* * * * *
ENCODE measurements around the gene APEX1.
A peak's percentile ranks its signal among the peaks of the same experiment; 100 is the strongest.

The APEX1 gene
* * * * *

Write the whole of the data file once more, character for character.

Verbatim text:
ENCODE measurements around the gene APEX1.
A peak's percentile ranks its signal among the peaks of the same experiment; 100 is the strongest.

The APEX1 gene